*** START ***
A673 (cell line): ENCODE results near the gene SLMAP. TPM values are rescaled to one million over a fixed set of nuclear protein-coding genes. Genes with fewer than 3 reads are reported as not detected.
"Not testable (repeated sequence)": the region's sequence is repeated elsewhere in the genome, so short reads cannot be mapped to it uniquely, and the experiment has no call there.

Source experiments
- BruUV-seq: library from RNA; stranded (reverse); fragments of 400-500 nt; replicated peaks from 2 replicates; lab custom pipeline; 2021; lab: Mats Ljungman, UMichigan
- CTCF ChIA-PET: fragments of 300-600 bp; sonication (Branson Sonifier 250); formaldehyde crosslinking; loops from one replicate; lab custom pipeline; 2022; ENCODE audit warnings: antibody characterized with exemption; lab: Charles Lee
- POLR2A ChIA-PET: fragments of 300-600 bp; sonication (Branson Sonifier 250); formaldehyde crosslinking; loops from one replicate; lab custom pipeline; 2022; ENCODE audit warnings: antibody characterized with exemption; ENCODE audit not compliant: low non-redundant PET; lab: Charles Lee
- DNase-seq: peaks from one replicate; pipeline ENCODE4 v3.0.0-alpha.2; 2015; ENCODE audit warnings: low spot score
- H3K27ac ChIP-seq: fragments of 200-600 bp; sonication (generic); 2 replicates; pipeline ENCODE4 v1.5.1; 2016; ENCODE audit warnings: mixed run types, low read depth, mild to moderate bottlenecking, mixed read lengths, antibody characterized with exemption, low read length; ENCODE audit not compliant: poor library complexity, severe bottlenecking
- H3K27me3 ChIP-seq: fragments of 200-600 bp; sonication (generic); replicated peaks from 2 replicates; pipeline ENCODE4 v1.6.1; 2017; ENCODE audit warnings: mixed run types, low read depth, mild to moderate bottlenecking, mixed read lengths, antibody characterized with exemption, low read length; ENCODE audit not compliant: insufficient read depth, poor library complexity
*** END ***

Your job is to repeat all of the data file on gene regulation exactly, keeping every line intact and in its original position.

A673 (cell line): ENCODE results near the gene SLMAP. TPM values are rescaled to one million over a fixed set of nuclear protein-coding genes. Genes with fewer than 3 reads are reported as not detected.
"Not testable (repeated sequence)": the region's sequence is repeated elsewhere in the genome, so short reads cannot be mapped to it uniquely, and the experiment has no call there.

Source experiments
- BruUV-seq: library from RNA; stranded (reverse); fragments of 400-500 nt; replicated peaks from 2 replicates; lab custom pipeline; 2021; lab: Mats Ljungman, UMichigan
- CTCF ChIA-PET: fragments of 300-600 bp; sonication (Branson Sonifier 250); formaldehyde crosslinking; loops from one replicate; lab custom pipeline; 2022; ENCODE audit warnings: antibody characterized with exemption; lab: Charles Lee
- POLR2A ChIA-PET: fragments of 300-600 bp; sonication (Branson Sonifier 250); formaldehyde crosslinking; loops from one replicate; lab custom pipeline; 2022; ENCODE audit warnings: antibody characterized with exemption; ENCODE audit not compliant: low non-redundant PET; lab: Charles Lee
- DNase-seq: peaks from one replicate; pipeline ENCODE4 v3.0.0-alpha.2; 2015; ENCODE audit warnings: low spot score
- H3K27ac ChIP-seq: fragments of 200-600 bp; sonication (generic); 2 replicates; pipeline ENCODE4 v1.5.1; 2016; ENCODE audit warnings: mixed run types, low read depth, mild to moderate bottlenecking, mixed read lengths, antibody characterized with exemption, low read length; ENCODE audit not compliant: poor library complexity, severe bottlenecking
- H3K27me3 ChIP-seq: fragments of 200-600 bp; sonication (generic); replicated peaks from 2 replicates; pipeline ENCODE4 v1.6.1; 2017; ENCODE audit warnings: mixed run types, low read depth, mild to moderate bottlenecking, mixed read lengths, antibody characterized with exemption, low read length; ENCODE audit not compliant: insufficient read depth, poor library complexity